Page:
According to Nate, the idea that massive datasets automatically equal valuable business insights is not only mistaken, but also quite dangerous. Namely because more data doesn’t mean better interpretation. Silver pointed to politicians as repeat offenders of bringing up data to support their preconceived biases when debating issues. Meanwhile, the most effective method of interpretation is to do the exact opposite, that is, to start with no hypotheses and see what the data says without bias.

When it comes to eCommerce, the same sort of pitfalls are present. Company leadership can often draw false conclusions from large volumes of data. Seeing what they’d like to see, rather than the actuality of the situation. This is due to the basic human instinct of pattern recognition. As an evolutionary imperative, we look for patterns in systems in order to predict outcomes and exploit the systems to our benefit.

The trouble is, we can sometimes fool ourselves into believing the noise is actually the signal. This is doubly true when parsing the enormous volumes of data represented in business analytics. The three main obstacles to drawing useful conclusions from big data are:

Efficiency Implementation And clear, concise direction


The difficulty is in the timing. Big Data is often very time sensitive. This means that your analysis and filtering between signal and noise is going to be high pressure and top heavy. You’ll need to get a lot of difficult work done in a relatively short time frame.

In order to cope, you’ll have to develop effective systems for analysis and using reliable tools for collection and filtering. We’ll talk more about the analysis in the next section, but for now let’s concentrate on which tools you can use to make your data journey a little easier.

Google Analytics

The Google Analytics system helps you generate highly specified reports and is easily integrated with all the major eCommerce platforms. There’s a steep learning curve, but plenty of educational resources are out there.


KissMetrics tracks users who visit and purchase giving you a ton of extremely useful browsing information over multiple sessions. Very easy to organize the data and integrates well with optimization and a/b testing tools as well.


Heatmaps. See where your users click, hover, and interact. CrazyEgg segments users by source and tracks their actions so you can see which of your users are the most engaged. It’s an absolutely essential tool for optimization and data collection.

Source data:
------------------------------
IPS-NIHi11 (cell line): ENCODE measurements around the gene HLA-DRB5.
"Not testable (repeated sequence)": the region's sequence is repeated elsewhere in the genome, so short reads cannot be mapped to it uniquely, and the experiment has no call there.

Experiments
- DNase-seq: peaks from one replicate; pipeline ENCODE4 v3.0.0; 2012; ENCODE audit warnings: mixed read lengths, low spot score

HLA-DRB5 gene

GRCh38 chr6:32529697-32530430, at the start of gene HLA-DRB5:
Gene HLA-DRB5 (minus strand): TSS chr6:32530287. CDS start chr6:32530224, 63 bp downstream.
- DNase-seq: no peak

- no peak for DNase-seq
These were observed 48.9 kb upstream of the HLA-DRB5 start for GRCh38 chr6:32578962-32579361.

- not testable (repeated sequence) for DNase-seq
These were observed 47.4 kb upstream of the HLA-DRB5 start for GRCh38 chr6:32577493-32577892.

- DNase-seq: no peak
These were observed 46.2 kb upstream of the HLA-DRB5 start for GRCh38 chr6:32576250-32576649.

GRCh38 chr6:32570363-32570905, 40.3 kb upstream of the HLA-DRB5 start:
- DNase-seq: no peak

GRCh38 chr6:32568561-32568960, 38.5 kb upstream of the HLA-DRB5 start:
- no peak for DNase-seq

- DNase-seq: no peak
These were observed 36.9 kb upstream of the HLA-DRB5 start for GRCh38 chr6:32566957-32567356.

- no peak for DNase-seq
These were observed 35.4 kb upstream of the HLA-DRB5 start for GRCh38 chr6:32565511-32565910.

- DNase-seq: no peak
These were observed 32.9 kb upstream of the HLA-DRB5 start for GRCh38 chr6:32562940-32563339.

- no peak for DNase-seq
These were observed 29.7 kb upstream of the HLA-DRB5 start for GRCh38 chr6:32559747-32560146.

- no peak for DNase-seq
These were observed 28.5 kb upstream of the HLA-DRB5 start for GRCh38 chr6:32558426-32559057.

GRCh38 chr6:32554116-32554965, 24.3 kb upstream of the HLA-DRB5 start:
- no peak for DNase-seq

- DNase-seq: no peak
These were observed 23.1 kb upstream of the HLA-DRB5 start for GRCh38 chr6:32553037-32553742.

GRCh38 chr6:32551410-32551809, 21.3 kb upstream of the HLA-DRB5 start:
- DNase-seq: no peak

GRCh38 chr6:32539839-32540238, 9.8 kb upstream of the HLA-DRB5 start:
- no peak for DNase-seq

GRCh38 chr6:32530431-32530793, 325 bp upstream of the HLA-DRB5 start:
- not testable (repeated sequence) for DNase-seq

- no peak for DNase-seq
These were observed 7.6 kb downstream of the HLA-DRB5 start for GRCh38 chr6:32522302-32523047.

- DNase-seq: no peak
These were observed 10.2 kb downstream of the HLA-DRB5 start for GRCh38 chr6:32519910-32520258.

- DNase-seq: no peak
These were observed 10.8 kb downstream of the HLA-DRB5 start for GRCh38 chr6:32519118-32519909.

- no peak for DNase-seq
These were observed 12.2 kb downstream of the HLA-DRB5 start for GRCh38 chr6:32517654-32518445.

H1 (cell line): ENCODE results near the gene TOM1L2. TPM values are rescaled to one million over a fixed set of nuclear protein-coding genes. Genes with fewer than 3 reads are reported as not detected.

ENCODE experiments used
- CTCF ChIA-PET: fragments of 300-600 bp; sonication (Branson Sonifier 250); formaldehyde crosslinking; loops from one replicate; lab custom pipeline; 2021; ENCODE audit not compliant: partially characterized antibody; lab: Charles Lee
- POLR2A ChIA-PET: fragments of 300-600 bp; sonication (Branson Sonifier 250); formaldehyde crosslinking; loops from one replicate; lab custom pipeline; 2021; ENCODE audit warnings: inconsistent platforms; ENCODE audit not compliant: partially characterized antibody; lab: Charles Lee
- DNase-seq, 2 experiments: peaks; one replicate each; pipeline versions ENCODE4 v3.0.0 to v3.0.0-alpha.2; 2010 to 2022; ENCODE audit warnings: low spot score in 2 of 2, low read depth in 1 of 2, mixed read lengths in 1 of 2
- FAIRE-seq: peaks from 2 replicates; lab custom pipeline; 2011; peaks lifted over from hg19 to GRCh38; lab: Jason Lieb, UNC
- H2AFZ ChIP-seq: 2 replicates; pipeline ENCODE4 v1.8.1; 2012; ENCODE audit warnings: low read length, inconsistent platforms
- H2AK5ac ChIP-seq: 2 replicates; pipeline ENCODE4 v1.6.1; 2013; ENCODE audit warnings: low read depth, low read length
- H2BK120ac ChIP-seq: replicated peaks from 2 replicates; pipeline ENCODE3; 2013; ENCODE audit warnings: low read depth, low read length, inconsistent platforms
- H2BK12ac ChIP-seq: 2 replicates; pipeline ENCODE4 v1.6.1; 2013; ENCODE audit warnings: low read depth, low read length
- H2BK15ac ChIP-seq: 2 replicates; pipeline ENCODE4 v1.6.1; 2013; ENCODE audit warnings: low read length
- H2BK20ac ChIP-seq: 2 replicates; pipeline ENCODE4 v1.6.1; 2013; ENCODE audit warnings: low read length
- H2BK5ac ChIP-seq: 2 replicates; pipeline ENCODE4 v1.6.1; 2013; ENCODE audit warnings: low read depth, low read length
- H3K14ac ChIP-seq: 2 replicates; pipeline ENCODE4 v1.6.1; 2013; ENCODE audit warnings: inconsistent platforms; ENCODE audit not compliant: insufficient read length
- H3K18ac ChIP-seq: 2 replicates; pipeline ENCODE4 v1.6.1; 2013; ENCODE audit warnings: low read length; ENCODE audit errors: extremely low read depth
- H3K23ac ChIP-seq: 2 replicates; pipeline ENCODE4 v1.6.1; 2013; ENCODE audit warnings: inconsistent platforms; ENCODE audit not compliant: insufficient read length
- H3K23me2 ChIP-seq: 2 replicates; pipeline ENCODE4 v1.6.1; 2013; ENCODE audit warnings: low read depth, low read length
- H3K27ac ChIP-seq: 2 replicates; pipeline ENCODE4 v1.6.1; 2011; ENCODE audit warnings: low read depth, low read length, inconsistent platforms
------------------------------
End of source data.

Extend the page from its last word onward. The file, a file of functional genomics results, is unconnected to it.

Exponea actually takes the data it collects and uses it to automate marketing efforts. A truly robust turnkey analytics solution, Exponea collects a mass of diverse data about your users and their interactions on your site. Most impressively, it designs email, SMS, and push notification campaigns based on the data that it collects.


It’s one thing to collect a ton of information, but another to put it to good use. The difficulty here is there’s a dearth of professionals who are qualified to analyze and interpret data. Data scientists and analysts are in high demand and finding a competent employee that can distill your data into actionable insights can be a major benefit to your business.

Unfortunately, the competition to fill a data science position is cutthroat. According to a study by RJmetrics, demand for data scientists is approximately double the supply. While more data scientists are graduating from colleges every year, you’ll have to have a sizable budget to afford them. The national median is around $119,000/year.

Assuming that the average eCommerce SMB may not have that kind of capital in the piggy bank, there are options for ad-hoc education. In general though, there are no shortcuts. You’ve got to learn algorithms, linear algebra, statistics, and myriad other skills that take a significant amount of time.

Sorry I don’t have better news. But if you’re interested in improving your skills one step at a time, here are some resources to get you started:

On the other hand, there are some data savvy entrepreneurs who are offering their expertise as a service. You can find and employ such services for a limited time while you gain your sea legs.


The final obstacle you’ll need to conquer is organizational direction. You’ve got to know what your goals are for your big data efforts. Remember that data collection is only useful so long as it meets a need. You have to define your business goals and collect data which translates to actionable insight.

Moreover, you need to define your endpoint for each project. Without a tangible objective, you can collect data forever without gaining anything from it. As we’ve discussed data science professionals don’t come cheap so this can be a major drain on your resources.

That about does it for our discussion on data. If you have any questions or observations, feel free to opine in the comment section below.

Images via Pixabay, Wikicommons, Kissmetrics, Crazyegg, Exponea